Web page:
Seven deaths on New Zealand roads so far this Labour weekend is seven too many, police say.
They say they are are disappointed by the behaviour of road users so far over the long holiday weekend.
Superintendent Carey Griffiths, the newly appointed National Manager of Road Policing, said while some motorists had been well behaved, it was disappointing there had been four fatal crashes claiming seven lives unnecessarily.
An eighth person who died in Queenstown is being excluded from the Labour weekend statistics because his vehicle's crash was caused by a medial episode.
During Labour weekend in 2011, eight people died on the roads, including a motorcyclist who died three weeks after an accident in Waikato. Seventeen people suffered injuries and 92 others received minor injuries in road crashes last Labour weekend..
"With the official holiday period ending at 6am tomorrow morning, we are disappointed that we are now par with the number of fatalities over Labour weekend in 2011," Griffiths said.
"The challenge to all road users is to ensure there are no more."
He said when people choose not to wear seat belts, to drink and drive or exceed the speed limit they need to realise those choices have permanent consequences.
Police have been out in force over the weekend, with a focus on targeting speed and flowing distances. A reduced 4km/hr speed tolerance is also in place.
Police have also rolled out 45 new mobile differential speed cameras to replace the 31 currently in use. This takes advantage of advances in technology that allow the automatic detection of speeding heavy and towing vehicles, which are restricted to 90 km/h on the open road.
Crash scene like a 'horror movie'
A woman who is five months' pregnant and her partner risked their lives helping at a fiery head-on smash in which four people died - only to drag to safety the man suspected of causing the carnage.
As Jessica McMillan and Matt Butler dashed to the scene outside their Gisborne house they knew from the strong smell of petrol there was a chance of an explosion. They went to help anyway.
The couple had put their three-year-old boy to bed and were watching a movie about 9.15pm on Saturday when they heard the smash on State Highway 2 north of Gisborne.
Minutes later they saved the life of a 59-year-old man who police say was driving a Ford Explorer, which crossed the centre line and smashed head-on into an Odessa van. The Explorer then caught fire, killing the three passengers, all from Putaruru.
The 33-year-old driver of the van - mother of four, Serena Smith - was also killed.
The driver was the only survivor and was last night in a stable condition in Gisborne Hospital.
Police say alcohol was a factor in the crash.
Speaking to Fairfax yesterday, McMillan said the couple were still shaken.
"It was pretty awful, like a horror movie really.
"We knew it was going to start [burning] as soon as we heard the bang and ran out there because there was a lot of smoke and you could smell the fuel.
"So we came out with wet blankets straight away."
On the road they found the twisted wrecks of Smith's northbound van and the southbound Explorer.
The couple dragged the driver of the Explorer from the vehicle and then Butler and two others went to the van while McMillan and another motorist went to the Explorer.
"I saw the guy in the back seat and me and another guy climbed in the boot to try and get him out.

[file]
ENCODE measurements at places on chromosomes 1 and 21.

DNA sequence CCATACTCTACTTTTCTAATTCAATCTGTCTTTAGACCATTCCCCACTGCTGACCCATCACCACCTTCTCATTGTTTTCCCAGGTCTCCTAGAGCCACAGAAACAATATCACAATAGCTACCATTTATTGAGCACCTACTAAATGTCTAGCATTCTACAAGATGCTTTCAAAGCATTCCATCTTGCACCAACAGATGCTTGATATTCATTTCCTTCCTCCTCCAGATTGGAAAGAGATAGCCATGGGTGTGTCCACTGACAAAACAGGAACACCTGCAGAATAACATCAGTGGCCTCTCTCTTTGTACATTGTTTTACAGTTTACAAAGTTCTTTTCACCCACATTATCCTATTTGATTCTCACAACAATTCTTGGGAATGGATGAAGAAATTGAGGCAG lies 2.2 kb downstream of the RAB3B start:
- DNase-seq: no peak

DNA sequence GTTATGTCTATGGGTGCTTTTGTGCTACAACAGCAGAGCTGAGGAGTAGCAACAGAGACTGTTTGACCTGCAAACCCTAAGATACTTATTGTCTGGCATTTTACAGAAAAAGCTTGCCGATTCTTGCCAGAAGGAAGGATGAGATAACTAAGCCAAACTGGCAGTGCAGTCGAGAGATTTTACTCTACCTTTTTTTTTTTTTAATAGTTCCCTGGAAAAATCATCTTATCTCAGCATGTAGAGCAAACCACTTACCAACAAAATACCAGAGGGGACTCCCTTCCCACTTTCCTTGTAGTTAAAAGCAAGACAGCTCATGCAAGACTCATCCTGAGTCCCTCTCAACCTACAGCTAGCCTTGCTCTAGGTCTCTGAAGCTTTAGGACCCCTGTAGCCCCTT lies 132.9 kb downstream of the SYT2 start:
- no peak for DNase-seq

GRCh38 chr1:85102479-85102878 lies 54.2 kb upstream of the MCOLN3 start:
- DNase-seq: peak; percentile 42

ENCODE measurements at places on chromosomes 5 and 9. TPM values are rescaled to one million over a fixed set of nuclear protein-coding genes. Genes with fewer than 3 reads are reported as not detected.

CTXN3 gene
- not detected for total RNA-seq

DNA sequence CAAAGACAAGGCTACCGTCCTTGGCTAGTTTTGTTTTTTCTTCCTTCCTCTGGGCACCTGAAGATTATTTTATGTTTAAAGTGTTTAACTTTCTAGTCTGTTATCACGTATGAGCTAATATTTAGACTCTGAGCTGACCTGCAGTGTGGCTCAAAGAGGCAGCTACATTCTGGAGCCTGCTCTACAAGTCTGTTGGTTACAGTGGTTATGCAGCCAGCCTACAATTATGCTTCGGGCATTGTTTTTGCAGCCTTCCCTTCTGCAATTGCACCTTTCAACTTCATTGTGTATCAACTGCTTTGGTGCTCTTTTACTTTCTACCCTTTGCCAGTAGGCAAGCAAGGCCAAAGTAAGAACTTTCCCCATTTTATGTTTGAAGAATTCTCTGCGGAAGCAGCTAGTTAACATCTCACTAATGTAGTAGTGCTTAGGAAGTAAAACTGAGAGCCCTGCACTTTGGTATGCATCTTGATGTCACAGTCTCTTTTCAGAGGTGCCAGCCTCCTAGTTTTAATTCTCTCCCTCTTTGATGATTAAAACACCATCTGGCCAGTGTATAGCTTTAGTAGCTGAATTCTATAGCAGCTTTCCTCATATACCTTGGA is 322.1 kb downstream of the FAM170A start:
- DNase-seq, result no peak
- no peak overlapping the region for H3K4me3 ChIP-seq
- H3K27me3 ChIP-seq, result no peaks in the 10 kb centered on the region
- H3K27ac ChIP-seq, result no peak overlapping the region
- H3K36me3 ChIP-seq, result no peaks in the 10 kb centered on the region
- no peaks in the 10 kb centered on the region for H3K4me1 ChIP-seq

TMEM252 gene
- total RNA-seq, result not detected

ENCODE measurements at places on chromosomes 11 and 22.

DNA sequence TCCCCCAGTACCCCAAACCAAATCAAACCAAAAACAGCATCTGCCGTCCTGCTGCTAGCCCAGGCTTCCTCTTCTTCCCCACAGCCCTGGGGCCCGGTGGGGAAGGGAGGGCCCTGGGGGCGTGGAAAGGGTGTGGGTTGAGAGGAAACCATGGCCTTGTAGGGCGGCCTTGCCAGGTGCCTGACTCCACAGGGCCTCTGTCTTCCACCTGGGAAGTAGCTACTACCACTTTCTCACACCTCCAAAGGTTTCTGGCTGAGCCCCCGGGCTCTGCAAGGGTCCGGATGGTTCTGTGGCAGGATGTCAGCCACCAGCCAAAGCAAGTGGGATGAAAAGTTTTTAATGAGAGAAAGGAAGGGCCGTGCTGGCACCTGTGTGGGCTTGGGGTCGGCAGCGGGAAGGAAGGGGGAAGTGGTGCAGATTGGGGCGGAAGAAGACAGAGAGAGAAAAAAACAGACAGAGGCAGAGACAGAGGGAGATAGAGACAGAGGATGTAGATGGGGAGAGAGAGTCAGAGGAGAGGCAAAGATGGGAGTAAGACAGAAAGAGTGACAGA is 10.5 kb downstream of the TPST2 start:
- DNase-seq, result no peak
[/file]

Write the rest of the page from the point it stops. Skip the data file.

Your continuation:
"He was all entangled up in the seat and all squished up with his leg through to the driver's side.
"By that stage the fire had already started. It was so weird, it just started as a few sparks in the dashboard area. It was so quick."
She said the man was conscious as she climbed in the boot, but by the time the car started filling with smoke he was unconscious.
"We had to jump out because the car was going to explode. He was engulfed in flames within probably five seconds," she said.
"We didn't even realise there were two other people in the car. We thought it was just the two. We didn't even see them. We only found out there were more [the next morning], which is horrible."
While McMillan and the man ran for protection from the heat, Butler and the two other motorists tied a rope to the van and towed it away to prevent it catching fire.
"We didn't know if the lady in the van was alive or dead at that stage," she said.
Te Karaka chief fire officer Jamie Simpson said the car was fully ablaze when the brigade arrived and nothing could be done to save those inside.
"It takes a lot to stand up and step forward in a situation like that and they need to be commended. He praised the actions of Ms McMillan and Mr Butler.
"More than likely they saved the survivor's life."
Mum of four dies doing the right thing
Serena Smith was killed doing everything police had asked of drivers during Labour Weekend.
The 33-year-old had taken responsibility as the designated sober driver on Saturday night and had just dropped her partner, Trevor Brown, in Gisborne.
She was returning home to her four young children when she was killed.
Jacob, Cameron, Maia and Waimaria never got the chance to see their mother alive again.
Described as an "astute, polite, kind and quiet" woman, Smith was from Whatatutu, a small rural community about 15 minutes north of Te Karaka.
She was studying to be a teacher at Te Wananga o Aotearoa in Gisborne.
Last night her parents, Tom and Vicky Smith, were still coming to grips with her sudden death.
Her uncle, Jack Brown, said his niece was shy, but a dedicated and loving mother.
"You don't think of this happening to your whanau," he said.
Smith's aunt is a member of the Te Karaka volunteer fire brigade but was not called to the accident.
A friend, who did not want to be named, said the small community was in shock.
"She was a very popular girl. This is very tragic," she said.
"I last saw Serena at a homai te pakipaki [singing event] night at a whanau house about two weeks ago.
"It's just so sad."